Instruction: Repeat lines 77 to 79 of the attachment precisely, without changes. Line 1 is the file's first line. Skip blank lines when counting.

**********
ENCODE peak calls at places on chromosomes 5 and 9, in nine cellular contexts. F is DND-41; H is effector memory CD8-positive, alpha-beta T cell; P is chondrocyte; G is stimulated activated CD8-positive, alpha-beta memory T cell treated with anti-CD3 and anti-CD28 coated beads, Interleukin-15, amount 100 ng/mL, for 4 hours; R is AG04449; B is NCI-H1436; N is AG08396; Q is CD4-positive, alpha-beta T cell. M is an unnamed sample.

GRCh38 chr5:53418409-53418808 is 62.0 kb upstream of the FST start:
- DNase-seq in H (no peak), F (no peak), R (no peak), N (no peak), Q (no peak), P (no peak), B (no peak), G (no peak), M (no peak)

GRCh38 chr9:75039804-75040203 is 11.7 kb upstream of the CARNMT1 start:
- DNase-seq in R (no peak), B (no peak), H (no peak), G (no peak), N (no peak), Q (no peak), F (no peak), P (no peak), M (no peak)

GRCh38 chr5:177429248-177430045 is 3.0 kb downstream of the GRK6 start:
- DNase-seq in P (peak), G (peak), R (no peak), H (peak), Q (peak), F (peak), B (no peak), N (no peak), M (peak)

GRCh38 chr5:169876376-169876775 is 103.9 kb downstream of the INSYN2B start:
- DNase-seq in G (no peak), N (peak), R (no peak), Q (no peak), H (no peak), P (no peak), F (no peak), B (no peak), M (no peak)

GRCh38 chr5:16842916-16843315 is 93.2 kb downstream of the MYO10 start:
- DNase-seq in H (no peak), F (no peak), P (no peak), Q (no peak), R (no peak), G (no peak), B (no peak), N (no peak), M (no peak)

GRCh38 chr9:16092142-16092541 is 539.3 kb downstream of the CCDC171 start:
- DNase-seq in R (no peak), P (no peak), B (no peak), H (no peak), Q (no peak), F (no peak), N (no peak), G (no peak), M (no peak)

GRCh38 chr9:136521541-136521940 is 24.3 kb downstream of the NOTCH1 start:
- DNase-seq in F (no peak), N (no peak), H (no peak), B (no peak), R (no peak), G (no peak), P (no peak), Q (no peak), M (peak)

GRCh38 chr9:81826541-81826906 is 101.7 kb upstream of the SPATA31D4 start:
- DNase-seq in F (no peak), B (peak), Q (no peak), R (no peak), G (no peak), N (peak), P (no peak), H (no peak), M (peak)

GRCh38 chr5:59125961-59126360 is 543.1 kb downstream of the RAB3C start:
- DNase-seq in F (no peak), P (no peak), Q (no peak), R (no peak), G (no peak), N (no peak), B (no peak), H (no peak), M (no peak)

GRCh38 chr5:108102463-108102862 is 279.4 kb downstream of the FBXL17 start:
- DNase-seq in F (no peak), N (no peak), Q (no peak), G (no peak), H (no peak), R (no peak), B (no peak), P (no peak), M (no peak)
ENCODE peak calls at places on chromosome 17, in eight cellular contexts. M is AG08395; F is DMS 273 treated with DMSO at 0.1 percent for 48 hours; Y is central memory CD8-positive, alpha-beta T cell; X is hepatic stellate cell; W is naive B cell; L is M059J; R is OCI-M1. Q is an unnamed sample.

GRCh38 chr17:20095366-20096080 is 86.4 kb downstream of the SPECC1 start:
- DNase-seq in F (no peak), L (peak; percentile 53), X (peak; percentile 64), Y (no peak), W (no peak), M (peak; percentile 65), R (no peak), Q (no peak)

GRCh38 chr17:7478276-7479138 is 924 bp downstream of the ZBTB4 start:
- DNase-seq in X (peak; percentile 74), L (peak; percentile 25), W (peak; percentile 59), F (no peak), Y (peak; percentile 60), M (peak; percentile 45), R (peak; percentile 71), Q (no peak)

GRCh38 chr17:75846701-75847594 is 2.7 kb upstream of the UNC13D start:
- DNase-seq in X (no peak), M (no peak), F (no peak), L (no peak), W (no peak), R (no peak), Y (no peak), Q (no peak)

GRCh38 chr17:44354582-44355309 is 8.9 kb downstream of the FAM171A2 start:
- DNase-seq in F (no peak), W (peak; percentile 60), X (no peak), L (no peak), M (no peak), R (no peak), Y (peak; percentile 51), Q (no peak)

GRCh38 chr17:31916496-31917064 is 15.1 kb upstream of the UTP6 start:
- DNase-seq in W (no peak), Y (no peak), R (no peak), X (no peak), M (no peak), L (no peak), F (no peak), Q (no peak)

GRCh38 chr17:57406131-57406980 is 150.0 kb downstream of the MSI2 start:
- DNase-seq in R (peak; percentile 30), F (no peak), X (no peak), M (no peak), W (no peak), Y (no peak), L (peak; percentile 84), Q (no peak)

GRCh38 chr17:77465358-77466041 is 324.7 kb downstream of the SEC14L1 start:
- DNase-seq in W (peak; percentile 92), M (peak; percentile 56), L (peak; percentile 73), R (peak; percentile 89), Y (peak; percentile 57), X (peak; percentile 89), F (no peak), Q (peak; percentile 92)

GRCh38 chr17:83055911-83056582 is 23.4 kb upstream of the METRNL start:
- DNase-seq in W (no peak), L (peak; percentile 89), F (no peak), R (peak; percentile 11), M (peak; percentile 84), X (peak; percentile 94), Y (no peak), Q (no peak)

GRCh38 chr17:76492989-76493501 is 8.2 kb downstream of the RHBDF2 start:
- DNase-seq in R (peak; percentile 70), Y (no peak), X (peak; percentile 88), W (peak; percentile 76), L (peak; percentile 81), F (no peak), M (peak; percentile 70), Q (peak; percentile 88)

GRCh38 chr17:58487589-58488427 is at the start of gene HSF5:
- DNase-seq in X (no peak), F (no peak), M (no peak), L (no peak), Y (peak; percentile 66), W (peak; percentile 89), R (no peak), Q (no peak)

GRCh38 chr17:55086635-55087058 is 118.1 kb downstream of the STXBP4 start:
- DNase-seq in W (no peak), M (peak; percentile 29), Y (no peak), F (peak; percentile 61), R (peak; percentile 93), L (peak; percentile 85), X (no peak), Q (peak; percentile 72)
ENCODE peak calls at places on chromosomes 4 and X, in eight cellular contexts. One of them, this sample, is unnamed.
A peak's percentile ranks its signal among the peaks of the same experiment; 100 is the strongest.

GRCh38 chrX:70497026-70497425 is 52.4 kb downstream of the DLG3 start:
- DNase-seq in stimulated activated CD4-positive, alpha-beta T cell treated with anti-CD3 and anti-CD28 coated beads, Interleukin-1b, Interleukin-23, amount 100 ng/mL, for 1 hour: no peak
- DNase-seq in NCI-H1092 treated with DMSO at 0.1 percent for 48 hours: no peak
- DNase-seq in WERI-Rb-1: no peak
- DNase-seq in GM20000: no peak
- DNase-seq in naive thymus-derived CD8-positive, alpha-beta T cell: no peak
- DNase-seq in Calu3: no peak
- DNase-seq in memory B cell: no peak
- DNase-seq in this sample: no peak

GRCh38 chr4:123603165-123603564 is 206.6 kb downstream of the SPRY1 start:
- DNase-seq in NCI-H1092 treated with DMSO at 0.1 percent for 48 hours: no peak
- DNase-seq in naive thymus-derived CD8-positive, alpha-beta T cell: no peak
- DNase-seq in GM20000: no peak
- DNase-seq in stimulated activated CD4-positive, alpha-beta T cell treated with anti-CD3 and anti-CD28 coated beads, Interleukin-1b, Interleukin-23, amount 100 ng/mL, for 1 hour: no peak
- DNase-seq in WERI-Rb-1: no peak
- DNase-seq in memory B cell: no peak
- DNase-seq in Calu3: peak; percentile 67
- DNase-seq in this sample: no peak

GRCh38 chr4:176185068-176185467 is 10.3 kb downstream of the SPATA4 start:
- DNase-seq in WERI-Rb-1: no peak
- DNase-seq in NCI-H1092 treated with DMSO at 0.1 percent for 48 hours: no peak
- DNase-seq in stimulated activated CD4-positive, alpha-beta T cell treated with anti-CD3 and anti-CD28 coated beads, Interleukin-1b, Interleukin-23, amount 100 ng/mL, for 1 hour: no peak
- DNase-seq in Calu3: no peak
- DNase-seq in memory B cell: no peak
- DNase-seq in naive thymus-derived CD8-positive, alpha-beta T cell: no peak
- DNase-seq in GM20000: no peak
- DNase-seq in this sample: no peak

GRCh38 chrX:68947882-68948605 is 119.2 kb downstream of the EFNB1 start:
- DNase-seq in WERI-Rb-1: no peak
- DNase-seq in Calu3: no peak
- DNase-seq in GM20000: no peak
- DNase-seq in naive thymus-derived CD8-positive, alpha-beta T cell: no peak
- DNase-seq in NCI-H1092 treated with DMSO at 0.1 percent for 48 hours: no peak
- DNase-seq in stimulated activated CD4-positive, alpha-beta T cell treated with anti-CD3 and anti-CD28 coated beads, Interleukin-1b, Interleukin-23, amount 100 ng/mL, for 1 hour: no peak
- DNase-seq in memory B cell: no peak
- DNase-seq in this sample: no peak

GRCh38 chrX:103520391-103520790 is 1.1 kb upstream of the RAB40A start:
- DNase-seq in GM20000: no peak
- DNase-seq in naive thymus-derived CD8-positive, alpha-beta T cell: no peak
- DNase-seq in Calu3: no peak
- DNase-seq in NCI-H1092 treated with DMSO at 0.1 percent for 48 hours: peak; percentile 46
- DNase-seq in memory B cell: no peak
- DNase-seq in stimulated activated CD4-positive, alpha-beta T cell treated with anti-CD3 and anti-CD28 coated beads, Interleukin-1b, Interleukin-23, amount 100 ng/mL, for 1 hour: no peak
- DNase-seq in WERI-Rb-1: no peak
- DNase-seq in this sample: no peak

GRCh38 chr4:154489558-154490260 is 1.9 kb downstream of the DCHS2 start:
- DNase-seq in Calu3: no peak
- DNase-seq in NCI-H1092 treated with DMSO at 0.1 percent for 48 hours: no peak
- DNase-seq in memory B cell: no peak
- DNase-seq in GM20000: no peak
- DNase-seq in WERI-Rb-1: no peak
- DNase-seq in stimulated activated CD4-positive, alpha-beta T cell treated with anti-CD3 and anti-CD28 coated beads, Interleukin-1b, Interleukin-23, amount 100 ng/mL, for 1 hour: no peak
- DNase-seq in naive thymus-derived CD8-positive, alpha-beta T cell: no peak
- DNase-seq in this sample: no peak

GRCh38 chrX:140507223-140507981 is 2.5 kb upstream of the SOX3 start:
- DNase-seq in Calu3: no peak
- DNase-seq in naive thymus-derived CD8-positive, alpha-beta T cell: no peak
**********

- DNase-seq in GM20000: no peak
- DNase-seq in naive thymus-derived CD8-positive, alpha-beta T cell: no peak
- DNase-seq in NCI-H1092 treated with DMSO at 0.1 percent for 48 hours: no peak